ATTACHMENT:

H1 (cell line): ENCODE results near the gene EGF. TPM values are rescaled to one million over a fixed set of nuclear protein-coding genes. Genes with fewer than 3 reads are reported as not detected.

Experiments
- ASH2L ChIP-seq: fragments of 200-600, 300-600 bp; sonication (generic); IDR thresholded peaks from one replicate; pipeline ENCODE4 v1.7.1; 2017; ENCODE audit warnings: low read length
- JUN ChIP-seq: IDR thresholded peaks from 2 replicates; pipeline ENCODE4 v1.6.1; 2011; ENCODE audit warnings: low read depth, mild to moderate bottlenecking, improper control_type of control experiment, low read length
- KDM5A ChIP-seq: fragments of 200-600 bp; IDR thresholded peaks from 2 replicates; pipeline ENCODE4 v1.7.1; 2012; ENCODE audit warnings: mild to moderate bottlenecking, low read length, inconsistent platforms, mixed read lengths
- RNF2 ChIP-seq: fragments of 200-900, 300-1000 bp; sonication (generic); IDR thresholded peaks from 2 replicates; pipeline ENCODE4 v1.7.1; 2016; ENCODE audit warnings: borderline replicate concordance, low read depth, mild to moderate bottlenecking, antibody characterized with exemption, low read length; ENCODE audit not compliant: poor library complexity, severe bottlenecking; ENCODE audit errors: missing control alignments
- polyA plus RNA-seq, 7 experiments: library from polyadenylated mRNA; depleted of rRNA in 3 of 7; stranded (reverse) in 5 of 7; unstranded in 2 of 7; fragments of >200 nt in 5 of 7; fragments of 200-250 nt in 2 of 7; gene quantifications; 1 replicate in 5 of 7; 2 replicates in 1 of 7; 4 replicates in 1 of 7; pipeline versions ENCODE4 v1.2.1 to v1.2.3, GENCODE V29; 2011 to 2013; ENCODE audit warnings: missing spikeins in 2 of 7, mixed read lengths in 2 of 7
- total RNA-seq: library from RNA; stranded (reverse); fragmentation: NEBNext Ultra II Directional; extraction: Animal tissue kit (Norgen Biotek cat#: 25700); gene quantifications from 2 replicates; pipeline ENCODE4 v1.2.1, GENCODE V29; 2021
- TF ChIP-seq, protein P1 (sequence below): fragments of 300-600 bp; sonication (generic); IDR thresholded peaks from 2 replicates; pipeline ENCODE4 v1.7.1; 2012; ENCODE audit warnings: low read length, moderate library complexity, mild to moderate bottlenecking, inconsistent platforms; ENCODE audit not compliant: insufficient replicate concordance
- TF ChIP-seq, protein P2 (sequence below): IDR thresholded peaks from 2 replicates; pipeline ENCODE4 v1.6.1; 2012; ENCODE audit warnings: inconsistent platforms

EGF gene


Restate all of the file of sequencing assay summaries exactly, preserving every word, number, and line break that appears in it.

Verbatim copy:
H1 (cell line): ENCODE results near the gene EGF. TPM values are rescaled to one million over a fixed set of nuclear protein-coding genes. Genes with fewer than 3 reads are reported as not detected.

Experiments
- ASH2L ChIP-seq: fragments of 200-600, 300-600 bp; sonication (generic); IDR thresholded peaks from one replicate; pipeline ENCODE4 v1.7.1; 2017; ENCODE audit warnings: low read length
- JUN ChIP-seq: IDR thresholded peaks from 2 replicates; pipeline ENCODE4 v1.6.1; 2011; ENCODE audit warnings: low read depth, mild to moderate bottlenecking, improper control_type of control experiment, low read length
- KDM5A ChIP-seq: fragments of 200-600 bp; IDR thresholded peaks from 2 replicates; pipeline ENCODE4 v1.7.1; 2012; ENCODE audit warnings: mild to moderate bottlenecking, low read length, inconsistent platforms, mixed read lengths
- RNF2 ChIP-seq: fragments of 200-900, 300-1000 bp; sonication (generic); IDR thresholded peaks from 2 replicates; pipeline ENCODE4 v1.7.1; 2016; ENCODE audit warnings: borderline replicate concordance, low read depth, mild to moderate bottlenecking, antibody characterized with exemption, low read length; ENCODE audit not compliant: poor library complexity, severe bottlenecking; ENCODE audit errors: missing control alignments
- polyA plus RNA-seq, 7 experiments: library from polyadenylated mRNA; depleted of rRNA in 3 of 7; stranded (reverse) in 5 of 7; unstranded in 2 of 7; fragments of >200 nt in 5 of 7; fragments of 200-250 nt in 2 of 7; gene quantifications; 1 replicate in 5 of 7; 2 replicates in 1 of 7; 4 replicates in 1 of 7; pipeline versions ENCODE4 v1.2.1 to v1.2.3, GENCODE V29; 2011 to 2013; ENCODE audit warnings: missing spikeins in 2 of 7, mixed read lengths in 2 of 7
- total RNA-seq: library from RNA; stranded (reverse); fragmentation: NEBNext Ultra II Directional; extraction: Animal tissue kit (Norgen Biotek cat#: 25700); gene quantifications from 2 replicates; pipeline ENCODE4 v1.2.1, GENCODE V29; 2021
- TF ChIP-seq, protein P1 (sequence below): fragments of 300-600 bp; sonication (generic); IDR thresholded peaks from 2 replicates; pipeline ENCODE4 v1.7.1; 2012; ENCODE audit warnings: low read length, moderate library complexity, mild to moderate bottlenecking, inconsistent platforms; ENCODE audit not compliant: insufficient replicate concordance
- TF ChIP-seq, protein P2 (sequence below): IDR thresholded peaks from 2 replicates; pipeline ENCODE4 v1.6.1; 2012; ENCODE audit warnings: inconsistent platforms

EGF gene